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I am sort of in a catch22 situation.

  1. If have to protect the 'role' attribute for a user from mass assignment problems I have to use attr_accessible and exclude it.
  2. But then if I have to allow an admin to set it then I have to add :as => :admin using assign_attributes.
  3. But then db:seed won't work if I have to setup some default roles.

Is there a way to accomplish all three needs?

Thank you.

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1 Answer

There are a few ways around mass assignment but I'm not really a fan of them.

For example:

role = Role.new
role.assign_attributes({...}, :without_protection => true)
role.save

I prefer to use a gem I wrote called sudo_attributes that gives you "sudo" privileges:

Role.sudo_create(...)

The API is identical to ActiveRecord's for creating and instantiating models.

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I installed sudo_attributes and now I can use attr_accessible in my models and used sudo_create! im my controllers & seeds.rb and it all works great. I am able to meet all 3 requirements in my original question. When I have some free time I would love to peek inside your gem to see how you are doing it. Thank you! –  Bakki Kudva Jul 18 '12 at 15:00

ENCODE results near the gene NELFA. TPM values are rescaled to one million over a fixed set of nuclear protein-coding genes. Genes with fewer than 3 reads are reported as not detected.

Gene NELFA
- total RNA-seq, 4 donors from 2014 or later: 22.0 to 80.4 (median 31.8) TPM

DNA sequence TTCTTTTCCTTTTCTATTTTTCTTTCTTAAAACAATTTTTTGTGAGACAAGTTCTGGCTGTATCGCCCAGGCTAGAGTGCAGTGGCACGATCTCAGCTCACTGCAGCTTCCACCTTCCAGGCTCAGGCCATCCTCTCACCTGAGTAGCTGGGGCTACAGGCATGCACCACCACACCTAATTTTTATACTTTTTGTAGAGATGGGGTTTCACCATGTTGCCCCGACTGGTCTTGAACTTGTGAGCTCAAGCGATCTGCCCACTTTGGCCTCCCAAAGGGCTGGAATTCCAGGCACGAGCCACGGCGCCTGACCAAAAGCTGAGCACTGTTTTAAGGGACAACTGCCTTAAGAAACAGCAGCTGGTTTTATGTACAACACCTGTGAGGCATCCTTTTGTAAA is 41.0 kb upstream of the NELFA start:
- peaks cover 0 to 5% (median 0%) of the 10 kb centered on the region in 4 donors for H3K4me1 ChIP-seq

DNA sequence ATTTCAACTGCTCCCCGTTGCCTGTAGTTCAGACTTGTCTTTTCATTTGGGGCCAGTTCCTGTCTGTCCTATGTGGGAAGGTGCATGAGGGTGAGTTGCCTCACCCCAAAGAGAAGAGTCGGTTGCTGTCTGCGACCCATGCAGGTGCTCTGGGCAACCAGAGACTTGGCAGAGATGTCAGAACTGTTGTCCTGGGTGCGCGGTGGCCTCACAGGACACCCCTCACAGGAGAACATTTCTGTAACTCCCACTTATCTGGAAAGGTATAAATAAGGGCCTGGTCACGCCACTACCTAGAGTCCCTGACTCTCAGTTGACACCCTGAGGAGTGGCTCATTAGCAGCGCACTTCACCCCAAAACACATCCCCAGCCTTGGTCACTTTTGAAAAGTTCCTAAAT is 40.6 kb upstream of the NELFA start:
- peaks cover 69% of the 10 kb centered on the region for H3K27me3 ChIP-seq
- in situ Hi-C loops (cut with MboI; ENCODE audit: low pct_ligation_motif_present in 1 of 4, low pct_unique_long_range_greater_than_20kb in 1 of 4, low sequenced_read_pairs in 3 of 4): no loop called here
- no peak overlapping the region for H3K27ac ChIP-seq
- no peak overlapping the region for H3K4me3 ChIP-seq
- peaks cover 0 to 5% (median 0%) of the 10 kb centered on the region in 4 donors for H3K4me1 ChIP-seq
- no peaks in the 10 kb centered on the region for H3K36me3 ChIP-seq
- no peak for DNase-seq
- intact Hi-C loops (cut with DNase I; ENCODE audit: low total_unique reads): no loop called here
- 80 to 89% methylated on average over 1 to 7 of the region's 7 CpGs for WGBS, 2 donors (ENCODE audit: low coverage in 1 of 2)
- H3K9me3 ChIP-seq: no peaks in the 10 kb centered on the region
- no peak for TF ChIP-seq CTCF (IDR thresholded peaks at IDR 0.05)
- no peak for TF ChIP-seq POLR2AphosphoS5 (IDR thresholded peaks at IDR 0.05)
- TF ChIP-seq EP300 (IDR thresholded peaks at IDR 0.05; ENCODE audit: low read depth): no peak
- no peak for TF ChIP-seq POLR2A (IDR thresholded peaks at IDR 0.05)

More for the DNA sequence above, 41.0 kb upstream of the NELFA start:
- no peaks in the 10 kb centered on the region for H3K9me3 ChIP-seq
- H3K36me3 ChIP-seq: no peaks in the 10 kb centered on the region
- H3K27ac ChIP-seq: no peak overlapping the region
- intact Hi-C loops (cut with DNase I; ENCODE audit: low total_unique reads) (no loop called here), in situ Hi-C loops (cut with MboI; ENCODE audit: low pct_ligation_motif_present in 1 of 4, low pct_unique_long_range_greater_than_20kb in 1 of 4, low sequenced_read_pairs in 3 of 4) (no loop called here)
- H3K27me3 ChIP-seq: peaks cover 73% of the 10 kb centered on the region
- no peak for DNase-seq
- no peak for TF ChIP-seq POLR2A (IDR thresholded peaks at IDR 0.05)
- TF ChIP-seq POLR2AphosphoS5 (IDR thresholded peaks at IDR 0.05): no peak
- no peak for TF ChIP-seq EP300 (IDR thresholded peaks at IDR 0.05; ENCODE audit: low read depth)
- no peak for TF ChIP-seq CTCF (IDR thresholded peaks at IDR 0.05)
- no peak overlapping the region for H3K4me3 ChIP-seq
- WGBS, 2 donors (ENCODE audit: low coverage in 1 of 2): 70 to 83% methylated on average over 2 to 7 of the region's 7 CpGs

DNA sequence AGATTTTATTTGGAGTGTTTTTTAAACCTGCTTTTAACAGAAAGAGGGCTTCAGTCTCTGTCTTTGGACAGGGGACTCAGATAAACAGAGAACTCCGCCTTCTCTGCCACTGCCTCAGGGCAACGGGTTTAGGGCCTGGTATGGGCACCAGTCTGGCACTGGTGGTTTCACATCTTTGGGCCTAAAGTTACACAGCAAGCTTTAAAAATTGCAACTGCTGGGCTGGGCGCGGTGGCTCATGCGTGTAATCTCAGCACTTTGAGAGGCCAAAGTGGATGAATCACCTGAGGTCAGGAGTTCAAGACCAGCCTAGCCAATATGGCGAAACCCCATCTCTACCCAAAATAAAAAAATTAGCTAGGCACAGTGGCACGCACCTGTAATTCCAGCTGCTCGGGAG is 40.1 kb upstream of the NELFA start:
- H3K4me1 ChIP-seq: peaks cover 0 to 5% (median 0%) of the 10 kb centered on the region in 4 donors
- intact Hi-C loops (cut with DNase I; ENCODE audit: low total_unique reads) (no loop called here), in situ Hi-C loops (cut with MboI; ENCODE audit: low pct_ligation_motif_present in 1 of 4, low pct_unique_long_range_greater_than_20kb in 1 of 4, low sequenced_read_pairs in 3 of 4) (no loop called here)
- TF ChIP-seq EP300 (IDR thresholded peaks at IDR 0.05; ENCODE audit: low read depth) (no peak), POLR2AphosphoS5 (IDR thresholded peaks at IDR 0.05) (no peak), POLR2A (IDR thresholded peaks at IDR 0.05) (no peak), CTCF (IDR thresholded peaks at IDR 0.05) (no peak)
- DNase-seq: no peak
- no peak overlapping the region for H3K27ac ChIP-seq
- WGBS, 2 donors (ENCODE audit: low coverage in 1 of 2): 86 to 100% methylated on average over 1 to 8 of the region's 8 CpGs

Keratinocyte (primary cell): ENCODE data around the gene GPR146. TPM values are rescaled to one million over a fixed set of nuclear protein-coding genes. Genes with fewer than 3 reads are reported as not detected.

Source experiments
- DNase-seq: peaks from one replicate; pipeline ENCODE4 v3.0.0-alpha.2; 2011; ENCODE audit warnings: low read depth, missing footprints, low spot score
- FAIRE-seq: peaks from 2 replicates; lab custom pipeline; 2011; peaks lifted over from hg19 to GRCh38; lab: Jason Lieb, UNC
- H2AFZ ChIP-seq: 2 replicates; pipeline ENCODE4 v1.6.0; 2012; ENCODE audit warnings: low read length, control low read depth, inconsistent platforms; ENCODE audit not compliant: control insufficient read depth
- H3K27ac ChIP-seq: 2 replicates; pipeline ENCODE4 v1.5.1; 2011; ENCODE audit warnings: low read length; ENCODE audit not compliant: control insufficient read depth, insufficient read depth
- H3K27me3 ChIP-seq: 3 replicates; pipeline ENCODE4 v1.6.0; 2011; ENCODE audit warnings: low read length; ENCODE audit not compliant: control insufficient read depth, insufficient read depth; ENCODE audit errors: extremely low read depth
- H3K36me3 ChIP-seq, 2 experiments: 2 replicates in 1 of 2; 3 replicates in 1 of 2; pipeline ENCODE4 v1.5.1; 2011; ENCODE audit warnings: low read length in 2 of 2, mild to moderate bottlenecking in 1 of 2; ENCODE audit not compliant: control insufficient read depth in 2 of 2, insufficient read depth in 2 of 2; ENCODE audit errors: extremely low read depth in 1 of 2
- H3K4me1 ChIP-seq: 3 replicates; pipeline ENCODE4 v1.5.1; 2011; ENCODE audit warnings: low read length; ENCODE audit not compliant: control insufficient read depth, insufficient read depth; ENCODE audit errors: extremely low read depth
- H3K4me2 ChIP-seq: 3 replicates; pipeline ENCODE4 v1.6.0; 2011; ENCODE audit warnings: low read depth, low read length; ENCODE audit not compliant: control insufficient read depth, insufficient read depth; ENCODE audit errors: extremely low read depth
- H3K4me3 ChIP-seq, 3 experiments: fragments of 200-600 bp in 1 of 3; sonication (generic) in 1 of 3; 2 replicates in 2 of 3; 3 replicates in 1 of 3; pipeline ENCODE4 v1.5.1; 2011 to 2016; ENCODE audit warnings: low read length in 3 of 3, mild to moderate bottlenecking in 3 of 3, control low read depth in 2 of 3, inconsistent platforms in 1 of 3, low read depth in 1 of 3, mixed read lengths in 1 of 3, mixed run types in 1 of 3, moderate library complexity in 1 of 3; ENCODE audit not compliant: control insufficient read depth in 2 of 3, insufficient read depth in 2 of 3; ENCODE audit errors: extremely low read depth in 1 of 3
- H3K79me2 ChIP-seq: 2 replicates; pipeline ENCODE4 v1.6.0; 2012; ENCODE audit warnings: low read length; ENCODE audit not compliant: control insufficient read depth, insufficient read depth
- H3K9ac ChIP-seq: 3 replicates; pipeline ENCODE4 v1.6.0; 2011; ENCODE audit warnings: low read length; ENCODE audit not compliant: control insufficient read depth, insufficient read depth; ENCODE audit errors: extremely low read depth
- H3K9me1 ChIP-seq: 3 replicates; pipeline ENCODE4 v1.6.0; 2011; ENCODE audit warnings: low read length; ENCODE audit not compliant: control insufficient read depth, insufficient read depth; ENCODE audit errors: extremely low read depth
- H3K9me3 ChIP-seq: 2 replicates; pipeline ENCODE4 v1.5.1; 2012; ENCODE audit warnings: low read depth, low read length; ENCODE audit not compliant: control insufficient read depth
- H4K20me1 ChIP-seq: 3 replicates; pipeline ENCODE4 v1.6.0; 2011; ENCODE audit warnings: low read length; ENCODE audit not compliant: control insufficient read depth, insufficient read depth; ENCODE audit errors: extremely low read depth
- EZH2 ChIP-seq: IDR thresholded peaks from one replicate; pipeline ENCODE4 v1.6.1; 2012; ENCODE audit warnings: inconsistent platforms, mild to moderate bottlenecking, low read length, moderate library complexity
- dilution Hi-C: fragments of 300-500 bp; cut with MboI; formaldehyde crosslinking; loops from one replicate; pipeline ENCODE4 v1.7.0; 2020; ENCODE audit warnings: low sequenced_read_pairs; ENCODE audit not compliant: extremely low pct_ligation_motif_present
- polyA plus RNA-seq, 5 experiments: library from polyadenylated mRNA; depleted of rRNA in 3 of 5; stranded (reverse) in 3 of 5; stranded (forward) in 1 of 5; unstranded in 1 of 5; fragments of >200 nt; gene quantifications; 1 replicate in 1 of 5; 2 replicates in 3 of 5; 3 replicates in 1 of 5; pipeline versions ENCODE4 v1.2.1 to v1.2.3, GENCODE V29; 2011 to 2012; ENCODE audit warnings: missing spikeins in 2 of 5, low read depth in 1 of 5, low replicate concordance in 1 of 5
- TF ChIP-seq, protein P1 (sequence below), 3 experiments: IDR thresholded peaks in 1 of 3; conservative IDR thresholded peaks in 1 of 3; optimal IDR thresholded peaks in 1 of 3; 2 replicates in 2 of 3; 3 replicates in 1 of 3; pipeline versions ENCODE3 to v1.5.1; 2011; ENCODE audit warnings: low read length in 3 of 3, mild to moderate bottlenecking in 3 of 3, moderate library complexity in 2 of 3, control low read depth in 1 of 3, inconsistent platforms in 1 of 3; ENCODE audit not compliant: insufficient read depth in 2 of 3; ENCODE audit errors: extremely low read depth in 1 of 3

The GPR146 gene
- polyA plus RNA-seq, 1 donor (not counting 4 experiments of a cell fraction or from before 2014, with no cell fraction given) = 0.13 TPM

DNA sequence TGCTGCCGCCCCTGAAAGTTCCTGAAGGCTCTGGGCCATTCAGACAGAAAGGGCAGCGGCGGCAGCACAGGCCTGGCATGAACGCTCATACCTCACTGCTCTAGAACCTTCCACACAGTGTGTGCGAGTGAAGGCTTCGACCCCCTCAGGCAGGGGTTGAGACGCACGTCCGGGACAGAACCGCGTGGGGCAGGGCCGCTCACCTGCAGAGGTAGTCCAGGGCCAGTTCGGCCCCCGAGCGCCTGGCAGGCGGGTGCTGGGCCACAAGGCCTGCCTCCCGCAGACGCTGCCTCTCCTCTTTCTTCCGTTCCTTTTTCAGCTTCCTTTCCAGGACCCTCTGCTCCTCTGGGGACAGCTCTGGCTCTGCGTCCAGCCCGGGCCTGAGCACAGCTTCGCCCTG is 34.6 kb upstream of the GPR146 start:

Glad it helped, feel free to upvote my answer :). The gem is essentially a wrapper for the built-in Rails methods and doesn't require any real magic. I found myself in the same situation as you a lot so I wrote it. github.com/beerlington/sudo_attributes/blob/master/lib/… –  Beerlington Jul 18 '12 at 17:22
    
Very interesting — struggling with this today, my controller update method is made exceedingly ugly attempting to use attr_accessible roles functionality ... will definitely check out your gem, but also curious what the core team expects us to do – no samples cover update case. –  MBHNYC Jan 29 '13 at 19:04
    
@MBHNYC the core team is actually removing all of this from Rails 4 in favor of enforcing security in the controller where params come in. –  Beerlington Jan 29 '13 at 20:31
    
Indeed - looking forward to seeing some best practice examples –  MBHNYC Jan 29 '13 at 20:54
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